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Natural Healing in


Unnatural Settings Homelike Touches Help Restore Health by Melinda Hemmelgarn


O


h, how we take the comforts of home for granted—until we lose them. Despite our


best intentions and mindful actions to stay physically and spiritually sound, sometimes, bad things happen to good people. Accidents, toxic environments, illness and other situations beyond our control can radically, often unexpect- edly, change our lives.


No one wants to find themselves in a hospital bed, but if you or a loved one requires the high-tech, life-saving skills of a medical center, nursing home or another institutionalized care facility, you can help restore health through high-touch, natural nurturing. To begin, it’s helpful to know that


healing is enhanced and quality of life returns quicker in loving, peaceful, natural environments. Frances Kuo and her colleagues at the Landscape and Human Health Laboratory, at the Uni- versity of Illinois, Urbana-Champaign, have shown how green space is a nec- essary, beneficial component of human health.


Because plant life is physically and mentally restorative, an increasing number of hospitals nationwide have created onsite “healing gardens.” The University of Alabama Hospital, for instance, designed a garden according to the concept that the way a patient feels and interacts with his or her sur- roundings can play an integral part in


the healing process. Complementing its soothing greenery and pleasant floral scents, a water feature helps mask un- pleasant noise.


It’s good to bring green plants, fragrant flowers and herbs to the bed- side of a loved one, but intensive care units often ban plants in rooms, due to concerns about mold, allergens and bacteria, so check with nursing staff first. If an institution restricts the pres- ence of plants, substitute posters or pictures of gardens, forests or national parks to bring visions of natural life to barren walls.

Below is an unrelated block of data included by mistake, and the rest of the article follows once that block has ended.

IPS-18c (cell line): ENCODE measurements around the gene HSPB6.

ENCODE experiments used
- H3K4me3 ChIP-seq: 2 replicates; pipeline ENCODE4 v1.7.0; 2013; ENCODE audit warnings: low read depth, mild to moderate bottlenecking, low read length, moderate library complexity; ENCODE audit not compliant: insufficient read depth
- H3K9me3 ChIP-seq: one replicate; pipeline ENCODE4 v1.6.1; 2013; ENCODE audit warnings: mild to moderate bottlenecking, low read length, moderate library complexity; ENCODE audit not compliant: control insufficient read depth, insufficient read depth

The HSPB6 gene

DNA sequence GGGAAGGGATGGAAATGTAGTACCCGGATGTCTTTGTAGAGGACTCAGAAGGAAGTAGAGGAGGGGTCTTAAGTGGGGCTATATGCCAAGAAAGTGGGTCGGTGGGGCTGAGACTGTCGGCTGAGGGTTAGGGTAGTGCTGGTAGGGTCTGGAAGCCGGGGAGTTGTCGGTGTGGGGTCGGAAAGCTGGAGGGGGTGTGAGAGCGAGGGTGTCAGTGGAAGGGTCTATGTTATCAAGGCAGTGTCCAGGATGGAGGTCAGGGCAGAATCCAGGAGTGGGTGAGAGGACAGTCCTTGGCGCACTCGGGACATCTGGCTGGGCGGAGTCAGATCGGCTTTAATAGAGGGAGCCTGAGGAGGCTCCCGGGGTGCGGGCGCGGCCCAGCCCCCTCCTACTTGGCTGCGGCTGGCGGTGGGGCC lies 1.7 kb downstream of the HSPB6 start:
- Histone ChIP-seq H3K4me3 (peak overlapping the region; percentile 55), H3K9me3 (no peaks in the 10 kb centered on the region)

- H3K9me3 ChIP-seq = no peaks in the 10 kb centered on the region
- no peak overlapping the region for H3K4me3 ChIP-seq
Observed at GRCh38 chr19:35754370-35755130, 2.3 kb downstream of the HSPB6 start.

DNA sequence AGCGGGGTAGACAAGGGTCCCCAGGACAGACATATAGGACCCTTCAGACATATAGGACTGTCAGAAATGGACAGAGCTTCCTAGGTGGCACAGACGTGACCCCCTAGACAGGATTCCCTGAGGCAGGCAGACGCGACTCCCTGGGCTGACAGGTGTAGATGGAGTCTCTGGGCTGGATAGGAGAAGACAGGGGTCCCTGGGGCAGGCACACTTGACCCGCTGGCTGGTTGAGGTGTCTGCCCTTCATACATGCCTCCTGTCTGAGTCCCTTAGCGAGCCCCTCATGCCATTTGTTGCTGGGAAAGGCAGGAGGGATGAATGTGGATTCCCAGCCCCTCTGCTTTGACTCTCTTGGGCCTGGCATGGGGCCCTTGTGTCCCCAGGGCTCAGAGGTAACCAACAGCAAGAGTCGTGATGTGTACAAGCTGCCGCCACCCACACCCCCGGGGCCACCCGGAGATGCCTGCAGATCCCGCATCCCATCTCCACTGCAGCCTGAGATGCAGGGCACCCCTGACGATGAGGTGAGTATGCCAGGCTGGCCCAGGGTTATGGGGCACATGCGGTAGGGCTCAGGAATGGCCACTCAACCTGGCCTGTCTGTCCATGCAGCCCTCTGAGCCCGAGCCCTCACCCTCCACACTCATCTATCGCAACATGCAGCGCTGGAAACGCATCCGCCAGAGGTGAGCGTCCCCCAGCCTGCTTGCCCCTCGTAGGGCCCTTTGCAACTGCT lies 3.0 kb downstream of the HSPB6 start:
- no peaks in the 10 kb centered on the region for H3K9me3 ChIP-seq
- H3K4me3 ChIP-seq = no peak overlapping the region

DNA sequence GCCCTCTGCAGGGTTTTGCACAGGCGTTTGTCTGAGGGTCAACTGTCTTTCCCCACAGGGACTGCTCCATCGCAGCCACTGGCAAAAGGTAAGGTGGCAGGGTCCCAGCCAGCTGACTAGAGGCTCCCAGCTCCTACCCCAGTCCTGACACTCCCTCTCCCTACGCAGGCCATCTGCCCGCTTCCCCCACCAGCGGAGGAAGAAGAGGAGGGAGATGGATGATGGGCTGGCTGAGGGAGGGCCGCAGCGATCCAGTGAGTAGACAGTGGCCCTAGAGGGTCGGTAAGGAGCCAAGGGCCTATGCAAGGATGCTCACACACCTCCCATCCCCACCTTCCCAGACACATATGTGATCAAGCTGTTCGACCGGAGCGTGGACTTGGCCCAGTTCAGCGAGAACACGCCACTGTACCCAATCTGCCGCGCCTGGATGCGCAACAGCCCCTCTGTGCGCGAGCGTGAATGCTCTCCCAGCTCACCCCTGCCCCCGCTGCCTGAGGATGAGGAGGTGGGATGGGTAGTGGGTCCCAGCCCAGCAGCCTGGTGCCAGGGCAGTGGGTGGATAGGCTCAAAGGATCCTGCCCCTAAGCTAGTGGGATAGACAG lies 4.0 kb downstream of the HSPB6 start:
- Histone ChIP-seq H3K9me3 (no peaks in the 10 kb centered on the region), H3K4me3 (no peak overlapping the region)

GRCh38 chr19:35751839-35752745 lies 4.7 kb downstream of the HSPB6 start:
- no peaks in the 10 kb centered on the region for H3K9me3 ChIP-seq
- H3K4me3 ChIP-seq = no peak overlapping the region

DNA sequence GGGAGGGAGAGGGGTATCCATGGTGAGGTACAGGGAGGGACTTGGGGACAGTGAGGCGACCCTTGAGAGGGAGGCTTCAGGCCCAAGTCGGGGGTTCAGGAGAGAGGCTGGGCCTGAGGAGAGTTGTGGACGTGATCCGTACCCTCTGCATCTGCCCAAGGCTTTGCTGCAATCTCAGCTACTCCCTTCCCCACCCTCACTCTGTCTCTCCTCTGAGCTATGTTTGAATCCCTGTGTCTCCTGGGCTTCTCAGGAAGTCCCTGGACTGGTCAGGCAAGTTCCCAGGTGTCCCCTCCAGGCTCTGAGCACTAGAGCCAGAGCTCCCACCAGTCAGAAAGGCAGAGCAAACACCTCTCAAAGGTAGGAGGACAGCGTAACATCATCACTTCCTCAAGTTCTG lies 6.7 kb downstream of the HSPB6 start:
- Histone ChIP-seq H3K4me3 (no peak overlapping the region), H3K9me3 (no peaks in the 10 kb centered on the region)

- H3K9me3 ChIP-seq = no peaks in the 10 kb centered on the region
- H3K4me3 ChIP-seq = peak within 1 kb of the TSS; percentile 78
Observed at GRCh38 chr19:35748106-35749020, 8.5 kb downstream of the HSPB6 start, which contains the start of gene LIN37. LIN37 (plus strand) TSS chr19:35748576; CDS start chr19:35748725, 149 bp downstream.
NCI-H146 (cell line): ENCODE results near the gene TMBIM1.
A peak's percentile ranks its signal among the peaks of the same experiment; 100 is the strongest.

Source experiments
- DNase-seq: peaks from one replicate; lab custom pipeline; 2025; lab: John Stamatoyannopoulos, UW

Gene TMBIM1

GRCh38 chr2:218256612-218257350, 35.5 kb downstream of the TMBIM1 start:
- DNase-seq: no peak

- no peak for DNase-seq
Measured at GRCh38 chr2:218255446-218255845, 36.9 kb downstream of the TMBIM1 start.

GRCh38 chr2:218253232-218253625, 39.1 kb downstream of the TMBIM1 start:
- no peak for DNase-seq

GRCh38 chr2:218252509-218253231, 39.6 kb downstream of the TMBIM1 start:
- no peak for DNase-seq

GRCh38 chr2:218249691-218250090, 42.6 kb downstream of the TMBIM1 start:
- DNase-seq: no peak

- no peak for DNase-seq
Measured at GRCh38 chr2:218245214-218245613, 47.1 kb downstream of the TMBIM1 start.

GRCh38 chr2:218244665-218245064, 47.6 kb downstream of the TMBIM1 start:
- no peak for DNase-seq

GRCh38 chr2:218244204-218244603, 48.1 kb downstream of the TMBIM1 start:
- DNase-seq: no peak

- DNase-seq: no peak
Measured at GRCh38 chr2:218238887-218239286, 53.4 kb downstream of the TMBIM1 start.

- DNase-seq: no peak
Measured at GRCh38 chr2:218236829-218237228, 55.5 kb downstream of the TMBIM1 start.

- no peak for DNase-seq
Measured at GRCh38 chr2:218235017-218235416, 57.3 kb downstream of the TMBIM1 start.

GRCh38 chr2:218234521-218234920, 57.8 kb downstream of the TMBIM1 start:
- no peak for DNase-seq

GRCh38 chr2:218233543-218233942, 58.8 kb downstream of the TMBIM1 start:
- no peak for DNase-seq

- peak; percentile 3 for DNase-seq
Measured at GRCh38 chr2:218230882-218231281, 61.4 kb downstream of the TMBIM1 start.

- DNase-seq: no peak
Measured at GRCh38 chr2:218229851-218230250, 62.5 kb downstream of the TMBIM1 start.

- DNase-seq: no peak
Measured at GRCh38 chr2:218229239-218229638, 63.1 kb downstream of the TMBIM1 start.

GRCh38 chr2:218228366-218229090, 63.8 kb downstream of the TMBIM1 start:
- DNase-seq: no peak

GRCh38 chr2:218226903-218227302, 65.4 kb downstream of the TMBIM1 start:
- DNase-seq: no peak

Here are additional suggestions for transforming unnatural environments into more natural healing spaces:


Like Hippocrates, think of food as medicine. Unfortunately, “healthy hos- pital food,” is too often an oxymoron. It’s wise to ask the staff dietitian for an organic diet. Organic food is produced without toxic chemicals, antibiotics, hormones and genetically modified ingredients. If no organic options exist, let hospital administrators know you would appreciate having local, or- ganic food on the menu. Inquire about dietary restrictions and get approval to bring nutritious, homemade comfort foods, prepared with loving hearts and caring hands.


Satisfy the senses. Listen to the heal- ing rhythms of nature via recordings of songbirds, crickets, frogs, ocean surf, trickling streams and gentle rain. Many are available through libraries, local bookstores and websites.


Paul Kervick, cofounder and one of the directors at Living Well Community Care Home, in Bristol, Vermont, be- lieves, “It takes more than medical man- agement and clean sheets to feel vibrant and happy.” So, in addition to organic food, Kervick provides music therapy and meditative drumming for residents.


Heal through touch and movement. Medical facilities may employ profes- sional massage, healing touch and physical therapists. If not, a gentle foot or hand massage, with jasmine, rose or lavender-scented lotion, provides sooth- ing stress relief. Be close; hold your loved one’s hand or stroke their hair.


natural awakenings December 2013 37


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